On 'Lady Grange on St Kilda'

by Guusje Groote

The tragic figure of Lady Grange is portrayed by Morgan from a very sympathetic point of view. It is a fictionalised historical account presented from Lady Grange's own perspective. Lady Grange (Rachel Chiesley, 1682-1745) was married to James Erskine, the Scottish Lord Advocate, but he repudiated her. After their separation in 1730, she started pestering and stalking him. She spread rumours that he was a Jacobite sympathiser, hence "sleekit Jacobite" (l. 10). Lady Grange became a serious impediment to James Erskine and she was considered insane. Not much later she was declared dead and while her funeral was staged in Edinburgh she was abducted by Lord Erskine to Hirta, one of the remote islands belonging to the storm-swept islands of St Kilda. In total she was imprisoned there for 15 years. Eventually she managed to alert friends to her circumstances by sending a letter, but they proved unsuccessful in rescuing her. She was eventually removed to Skye, and died there in 1746.
Morgan's sonnet contains many subtle references related to known facts about Lady Grange's life. For example, in line 11 Morgan plays on a letter written by Lord Grange in which he states that "she came into this court, and among that mob shamelessly cried up to the windows infurious reproaches, and would not go away"(1). In turn it is not very surprising that this court is "Niddry's Wynd", Lord Erskine's house.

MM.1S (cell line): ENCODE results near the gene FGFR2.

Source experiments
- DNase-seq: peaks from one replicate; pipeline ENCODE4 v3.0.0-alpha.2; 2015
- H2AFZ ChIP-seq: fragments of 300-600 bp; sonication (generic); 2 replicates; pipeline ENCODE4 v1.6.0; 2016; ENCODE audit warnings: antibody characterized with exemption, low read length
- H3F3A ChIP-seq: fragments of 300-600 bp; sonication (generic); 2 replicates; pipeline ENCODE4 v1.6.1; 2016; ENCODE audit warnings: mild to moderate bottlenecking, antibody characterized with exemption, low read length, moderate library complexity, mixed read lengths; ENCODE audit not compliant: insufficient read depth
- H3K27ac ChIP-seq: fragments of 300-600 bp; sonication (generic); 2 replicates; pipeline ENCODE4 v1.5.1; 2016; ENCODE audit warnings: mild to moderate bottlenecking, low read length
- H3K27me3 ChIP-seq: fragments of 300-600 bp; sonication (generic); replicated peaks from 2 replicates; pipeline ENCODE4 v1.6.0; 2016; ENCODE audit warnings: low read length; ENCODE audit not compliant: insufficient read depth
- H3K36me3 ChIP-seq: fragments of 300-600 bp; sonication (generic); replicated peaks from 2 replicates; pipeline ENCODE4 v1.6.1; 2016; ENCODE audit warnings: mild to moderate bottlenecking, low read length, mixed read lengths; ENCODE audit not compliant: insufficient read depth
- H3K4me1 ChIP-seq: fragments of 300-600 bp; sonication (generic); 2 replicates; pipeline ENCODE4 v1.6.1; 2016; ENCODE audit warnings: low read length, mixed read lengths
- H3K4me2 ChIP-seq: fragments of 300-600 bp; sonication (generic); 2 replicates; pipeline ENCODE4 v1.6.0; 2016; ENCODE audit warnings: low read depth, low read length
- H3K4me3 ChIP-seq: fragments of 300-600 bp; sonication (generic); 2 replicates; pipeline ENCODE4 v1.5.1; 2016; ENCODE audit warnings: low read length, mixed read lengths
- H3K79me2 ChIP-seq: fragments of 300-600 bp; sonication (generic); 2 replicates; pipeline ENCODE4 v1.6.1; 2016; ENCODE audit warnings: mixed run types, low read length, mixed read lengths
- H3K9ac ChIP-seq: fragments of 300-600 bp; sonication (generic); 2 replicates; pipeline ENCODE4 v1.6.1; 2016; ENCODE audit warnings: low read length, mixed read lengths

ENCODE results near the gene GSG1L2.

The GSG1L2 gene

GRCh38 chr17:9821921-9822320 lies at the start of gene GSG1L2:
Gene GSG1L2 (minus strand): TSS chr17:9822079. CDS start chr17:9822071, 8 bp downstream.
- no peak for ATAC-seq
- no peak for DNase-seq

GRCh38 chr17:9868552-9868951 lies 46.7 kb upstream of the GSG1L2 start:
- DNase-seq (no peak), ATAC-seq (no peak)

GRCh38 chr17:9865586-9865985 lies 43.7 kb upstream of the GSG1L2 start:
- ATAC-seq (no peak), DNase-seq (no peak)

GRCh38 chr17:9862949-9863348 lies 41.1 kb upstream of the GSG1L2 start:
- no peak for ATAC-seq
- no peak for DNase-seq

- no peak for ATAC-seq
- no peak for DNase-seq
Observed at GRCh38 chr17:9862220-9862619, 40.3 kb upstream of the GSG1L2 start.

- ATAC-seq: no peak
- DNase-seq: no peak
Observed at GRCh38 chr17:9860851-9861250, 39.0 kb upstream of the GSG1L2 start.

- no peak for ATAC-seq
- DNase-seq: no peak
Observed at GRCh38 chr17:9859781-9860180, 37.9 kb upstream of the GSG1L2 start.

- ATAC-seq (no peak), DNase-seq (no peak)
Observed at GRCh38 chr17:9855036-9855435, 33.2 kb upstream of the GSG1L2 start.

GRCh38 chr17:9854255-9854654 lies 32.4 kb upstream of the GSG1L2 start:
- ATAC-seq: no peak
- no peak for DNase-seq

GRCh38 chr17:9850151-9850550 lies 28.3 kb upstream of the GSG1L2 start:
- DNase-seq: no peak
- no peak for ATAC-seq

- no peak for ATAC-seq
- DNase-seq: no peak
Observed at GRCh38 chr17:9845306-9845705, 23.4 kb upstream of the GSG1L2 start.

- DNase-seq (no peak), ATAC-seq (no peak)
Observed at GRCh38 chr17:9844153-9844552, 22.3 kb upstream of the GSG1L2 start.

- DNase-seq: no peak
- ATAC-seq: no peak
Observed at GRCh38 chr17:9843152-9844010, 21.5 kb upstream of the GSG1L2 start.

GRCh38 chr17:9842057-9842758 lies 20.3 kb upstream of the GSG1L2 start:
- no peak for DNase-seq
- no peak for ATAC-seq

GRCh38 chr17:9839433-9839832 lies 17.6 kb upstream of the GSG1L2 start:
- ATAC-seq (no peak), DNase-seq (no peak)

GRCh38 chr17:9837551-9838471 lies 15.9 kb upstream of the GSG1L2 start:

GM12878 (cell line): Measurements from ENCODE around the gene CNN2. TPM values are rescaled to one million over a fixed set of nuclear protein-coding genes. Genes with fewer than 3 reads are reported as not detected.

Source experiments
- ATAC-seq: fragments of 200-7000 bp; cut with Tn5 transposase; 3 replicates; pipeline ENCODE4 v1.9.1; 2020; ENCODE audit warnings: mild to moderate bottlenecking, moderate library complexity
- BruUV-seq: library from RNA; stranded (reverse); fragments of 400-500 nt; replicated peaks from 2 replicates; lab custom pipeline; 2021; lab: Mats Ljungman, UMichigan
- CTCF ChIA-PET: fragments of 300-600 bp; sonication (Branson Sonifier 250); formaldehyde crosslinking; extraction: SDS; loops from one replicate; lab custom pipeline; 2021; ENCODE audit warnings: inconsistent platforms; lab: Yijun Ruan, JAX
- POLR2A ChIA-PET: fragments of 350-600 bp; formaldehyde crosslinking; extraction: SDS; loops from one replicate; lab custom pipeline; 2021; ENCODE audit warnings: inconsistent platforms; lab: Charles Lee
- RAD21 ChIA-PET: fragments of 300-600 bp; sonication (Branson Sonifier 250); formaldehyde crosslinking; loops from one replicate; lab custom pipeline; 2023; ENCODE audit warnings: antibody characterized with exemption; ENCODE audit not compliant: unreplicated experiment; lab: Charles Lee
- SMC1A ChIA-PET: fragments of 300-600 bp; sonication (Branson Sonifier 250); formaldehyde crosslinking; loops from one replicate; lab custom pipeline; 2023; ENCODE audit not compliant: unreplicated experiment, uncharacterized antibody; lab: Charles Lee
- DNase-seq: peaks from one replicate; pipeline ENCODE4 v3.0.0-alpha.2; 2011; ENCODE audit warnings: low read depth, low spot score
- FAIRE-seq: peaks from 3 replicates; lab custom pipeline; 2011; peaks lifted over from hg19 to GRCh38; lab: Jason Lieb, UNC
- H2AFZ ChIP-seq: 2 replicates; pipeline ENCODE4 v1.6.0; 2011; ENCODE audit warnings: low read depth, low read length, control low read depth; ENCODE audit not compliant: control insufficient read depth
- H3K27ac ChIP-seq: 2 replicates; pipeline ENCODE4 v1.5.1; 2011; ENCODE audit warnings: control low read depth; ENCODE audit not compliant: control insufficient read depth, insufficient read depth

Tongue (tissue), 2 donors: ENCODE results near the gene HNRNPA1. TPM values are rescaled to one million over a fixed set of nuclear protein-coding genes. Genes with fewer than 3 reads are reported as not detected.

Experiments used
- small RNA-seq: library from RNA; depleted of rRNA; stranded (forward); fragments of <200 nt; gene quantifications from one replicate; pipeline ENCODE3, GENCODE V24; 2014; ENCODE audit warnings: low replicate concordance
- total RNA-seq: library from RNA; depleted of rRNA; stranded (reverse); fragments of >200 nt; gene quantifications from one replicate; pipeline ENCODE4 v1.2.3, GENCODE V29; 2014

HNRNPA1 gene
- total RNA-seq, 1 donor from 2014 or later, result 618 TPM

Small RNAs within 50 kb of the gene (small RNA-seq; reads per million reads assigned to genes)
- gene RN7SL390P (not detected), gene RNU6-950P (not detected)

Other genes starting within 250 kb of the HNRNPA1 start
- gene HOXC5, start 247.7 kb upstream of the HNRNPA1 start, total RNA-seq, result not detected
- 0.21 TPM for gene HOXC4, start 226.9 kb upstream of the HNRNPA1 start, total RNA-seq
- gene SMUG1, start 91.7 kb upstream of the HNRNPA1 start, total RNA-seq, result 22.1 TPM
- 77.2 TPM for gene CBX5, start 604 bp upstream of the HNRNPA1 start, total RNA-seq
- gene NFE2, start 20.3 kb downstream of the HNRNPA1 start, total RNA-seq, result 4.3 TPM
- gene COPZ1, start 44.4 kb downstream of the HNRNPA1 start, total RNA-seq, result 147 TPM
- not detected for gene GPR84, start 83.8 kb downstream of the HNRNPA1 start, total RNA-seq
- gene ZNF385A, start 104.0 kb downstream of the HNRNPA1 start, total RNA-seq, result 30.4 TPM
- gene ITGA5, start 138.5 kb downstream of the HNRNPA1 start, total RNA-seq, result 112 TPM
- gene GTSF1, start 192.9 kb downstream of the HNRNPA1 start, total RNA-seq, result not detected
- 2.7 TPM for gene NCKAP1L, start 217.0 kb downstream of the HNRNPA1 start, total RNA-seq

Morgan almost presents a fictionalised autobiographical account of Lady Grange's story. As the sonnet is presented within quotation marks, it is Lady Grange's own narrative. It is uttered directly to the reader and as a result this personal account comes across as very reliable. Unlike many historic accounts that briefly note the insane wife of James Erskine, Morgan brings a pitiful human being to life. He gives a voice to an outcast of society, a person who would otherwise not be listened to. Lady Grange does not play the part of the madwoman but she indirectly returns the question of who the real insane person is. Morgan emphasizes this in the last line, with its tragic repetition "out of mind, out of my mind."
No answer is given to the question whether Lady Grange was really insane. However, even if she was not mad before her husband took her away, she was doomed to become mad on Hirta. That is what the shrieking birds and this remote environment do to people after so many years.


(1) The Story of Lady Grange, in: The Living Age, vol. 9, issue 109 (June 13, 1846), New York.


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